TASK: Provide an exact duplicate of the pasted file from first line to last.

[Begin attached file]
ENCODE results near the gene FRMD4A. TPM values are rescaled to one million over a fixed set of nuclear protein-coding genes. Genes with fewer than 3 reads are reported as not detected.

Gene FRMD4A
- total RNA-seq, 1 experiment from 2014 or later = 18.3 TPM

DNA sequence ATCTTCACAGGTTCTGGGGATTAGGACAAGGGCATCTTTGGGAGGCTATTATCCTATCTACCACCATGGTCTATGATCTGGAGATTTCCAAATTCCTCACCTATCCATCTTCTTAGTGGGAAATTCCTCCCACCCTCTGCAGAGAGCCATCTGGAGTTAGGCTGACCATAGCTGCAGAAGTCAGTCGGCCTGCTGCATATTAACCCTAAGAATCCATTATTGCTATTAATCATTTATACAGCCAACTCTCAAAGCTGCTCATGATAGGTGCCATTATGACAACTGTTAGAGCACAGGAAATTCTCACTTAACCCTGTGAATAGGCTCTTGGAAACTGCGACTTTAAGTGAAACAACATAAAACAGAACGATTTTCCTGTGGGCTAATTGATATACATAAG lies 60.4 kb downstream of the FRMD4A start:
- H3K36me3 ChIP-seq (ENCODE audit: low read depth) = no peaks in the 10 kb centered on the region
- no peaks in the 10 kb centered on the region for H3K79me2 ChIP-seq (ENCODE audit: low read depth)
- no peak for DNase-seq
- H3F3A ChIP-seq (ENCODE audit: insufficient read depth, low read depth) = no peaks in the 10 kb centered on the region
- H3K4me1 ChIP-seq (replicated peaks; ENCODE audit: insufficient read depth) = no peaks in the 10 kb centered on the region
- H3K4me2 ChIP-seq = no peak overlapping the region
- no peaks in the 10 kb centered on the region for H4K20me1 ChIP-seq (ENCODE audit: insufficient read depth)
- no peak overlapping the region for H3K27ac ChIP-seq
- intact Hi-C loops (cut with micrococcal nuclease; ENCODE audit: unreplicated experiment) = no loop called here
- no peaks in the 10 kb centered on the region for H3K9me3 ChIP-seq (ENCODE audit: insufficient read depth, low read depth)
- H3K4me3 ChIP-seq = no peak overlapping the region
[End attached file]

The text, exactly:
ENCODE results near the gene FRMD4A. TPM values are rescaled to one million over a fixed set of nuclear protein-coding genes. Genes with fewer than 3 reads are reported as not detected.

Gene FRMD4A
- total RNA-seq, 1 experiment from 2014 or later = 18.3 TPM

DNA sequence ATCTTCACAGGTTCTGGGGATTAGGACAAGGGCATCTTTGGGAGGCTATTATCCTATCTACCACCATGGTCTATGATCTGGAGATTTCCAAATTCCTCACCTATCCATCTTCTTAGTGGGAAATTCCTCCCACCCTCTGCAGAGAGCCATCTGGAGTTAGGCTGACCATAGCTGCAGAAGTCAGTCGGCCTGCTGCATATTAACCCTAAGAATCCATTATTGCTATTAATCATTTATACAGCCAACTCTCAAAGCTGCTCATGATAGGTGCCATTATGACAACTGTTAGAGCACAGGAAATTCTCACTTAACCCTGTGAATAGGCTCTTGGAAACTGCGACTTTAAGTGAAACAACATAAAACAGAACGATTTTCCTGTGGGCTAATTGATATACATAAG lies 60.4 kb downstream of the FRMD4A start:
- H3K36me3 ChIP-seq (ENCODE audit: low read depth) = no peaks in the 10 kb centered on the region
- no peaks in the 10 kb centered on the region for H3K79me2 ChIP-seq (ENCODE audit: low read depth)
- no peak for DNase-seq
- H3F3A ChIP-seq (ENCODE audit: insufficient read depth, low read depth) = no peaks in the 10 kb centered on the region
- H3K4me1 ChIP-seq (replicated peaks; ENCODE audit: insufficient read depth) = no peaks in the 10 kb centered on the region
- H3K4me2 ChIP-seq = no peak overlapping the region
- no peaks in the 10 kb centered on the region for H4K20me1 ChIP-seq (ENCODE audit: insufficient read depth)
- no peak overlapping the region for H3K27ac ChIP-seq
- intact Hi-C loops (cut with micrococcal nuclease; ENCODE audit: unreplicated experiment) = no loop called here
- no peaks in the 10 kb centered on the region for H3K9me3 ChIP-seq (ENCODE audit: insufficient read depth, low read depth)
- H3K4me3 ChIP-seq = no peak overlapping the region